In this two-part series, I’ll take you through six principles of persuasion and how you can use these well-studied tactics to better message and position your online products and services. In part 1, we’ll look at the principles of Reciprocity, Commitment/Consistency and Social Proof. In part 2, we’ll look at the principles of Authority, Liking and Scarcity.
These six principles have been extensively studied by Dr. Robert Cialdini and presented in his very popular book Influence: The Psychology of Persuasion. While the book was originally written in 1984, these principles are immediately applicable to today’s digital marketing strategies and we use them here at Americaneagle.com for the A/B testing programs we run for clients.
I was recently at the mall with my family. As they went off to do their shopping, I wondered by a candy counter. The lady behind the counter offered me a free piece of chocolate fudge which I happily accepted. While I had no intention of buying fudge before I was handed the sample, I ended up making a purchase. This is a real-life example of the principle of reciprocity.
When you do something nice for someone, they will feel good about that action and will be more likely to reciprocate at some point in the future (in my case, the reciprocation was immediate!)
Triggering the reciprocity mindset shouldn’t be tied to simple product/service discounts or free shipping. Instead, look for opportunities to personalize and add value. Give a positive experience to your site visitors and they will want to give you something in return. Here are a few ideas for engaging the feeling of reciprocity.
- Free downloads (whitepaper, ebook) – test variations where registration is required vs just letting them download without filling out a form
- Free resources like articles and selection guides
- Free trial period on your product or service
- If you aren’t an e-commerce site, are there any tools you can develop and give away (e.g., savings calculator)?
It is said that the best predictor of future behavior is past behavior. This is the underlying principle behind commitment/consistency. People generally want to behave in a way that is consistent with their past behavior
Tied into this is the commitment principle. If you can get someone to make a small initial commitment up front, they are more likely to follow through with a larger commitment later.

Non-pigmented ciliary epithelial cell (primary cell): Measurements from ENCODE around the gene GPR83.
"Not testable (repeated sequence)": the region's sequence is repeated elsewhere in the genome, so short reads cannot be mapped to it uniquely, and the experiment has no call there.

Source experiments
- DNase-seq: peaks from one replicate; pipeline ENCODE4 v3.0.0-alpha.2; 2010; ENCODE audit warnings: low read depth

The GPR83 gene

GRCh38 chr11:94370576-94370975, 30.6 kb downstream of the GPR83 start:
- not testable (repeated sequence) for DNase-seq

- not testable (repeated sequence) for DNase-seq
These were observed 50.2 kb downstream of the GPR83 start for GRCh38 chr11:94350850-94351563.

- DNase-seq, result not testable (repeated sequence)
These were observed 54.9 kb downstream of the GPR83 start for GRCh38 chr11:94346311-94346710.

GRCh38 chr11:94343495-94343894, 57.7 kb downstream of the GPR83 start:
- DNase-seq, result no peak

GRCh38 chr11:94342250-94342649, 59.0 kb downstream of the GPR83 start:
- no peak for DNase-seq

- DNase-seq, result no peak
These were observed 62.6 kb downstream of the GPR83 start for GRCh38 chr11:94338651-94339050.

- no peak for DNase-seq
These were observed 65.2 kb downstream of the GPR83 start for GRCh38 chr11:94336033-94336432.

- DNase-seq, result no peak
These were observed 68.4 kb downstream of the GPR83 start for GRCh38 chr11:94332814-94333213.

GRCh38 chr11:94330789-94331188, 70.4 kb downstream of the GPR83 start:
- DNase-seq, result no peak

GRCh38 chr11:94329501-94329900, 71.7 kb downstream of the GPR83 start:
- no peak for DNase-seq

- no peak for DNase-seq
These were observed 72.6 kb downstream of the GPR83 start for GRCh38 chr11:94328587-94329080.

Here are some ideas you can try based on this principle.
- Find ways on your site to make the visitor commit to a small action (sharing content, signing up for a newsletter, etc.) This will make it more likely they will commit to a larger action, either in the same visit or in a future one.
- Running contests and voting competitions are great examples of techniques that get visitors to make a small commitment. These individuals should be more responsive to future signups/registrations.
- Using phrases like “Don’t miss out!” and “While quantities last” and “Only 24 hours left!” can help nudge a visitor to make a small commitment.
- Actions can seem a lot smaller when everyone else seems to be doing it (e.g., Join 25,112 marketers and counting!)
Principle #3: Social Proof
As Amazon has proved over the years, 3rd-party product testimonials can be a powerful way to convince consumers to make a purchase. In a study conducted by BrightLocal, it was found that 85% of consumers read up to 10 reviews before they could trust a certain business. A Forbes article has mentioned that brands with polite but negative reviews can actually be perceived as being “more honest, down-to-earth, cheerful and wholesome” than one without any complaints.
Here are some ideas for adding social proof to your website and overall marketing strategy:
- Expert social proof – approval from credible experts in the relevant field
- Celebrities – approval or endorsements from celebrities
- Users – approval from current/past users (ratings, reviews, testimonials)
- ‘Wisdom of Crowds’ – “People who bought this also bought that” –“Best Sellers!”
- Peers – approval from friends and people you know
In part two of this article, we’ll look at Dr. Cialdini’s last three principles of persuasion; Authority, Liking and Scarcity.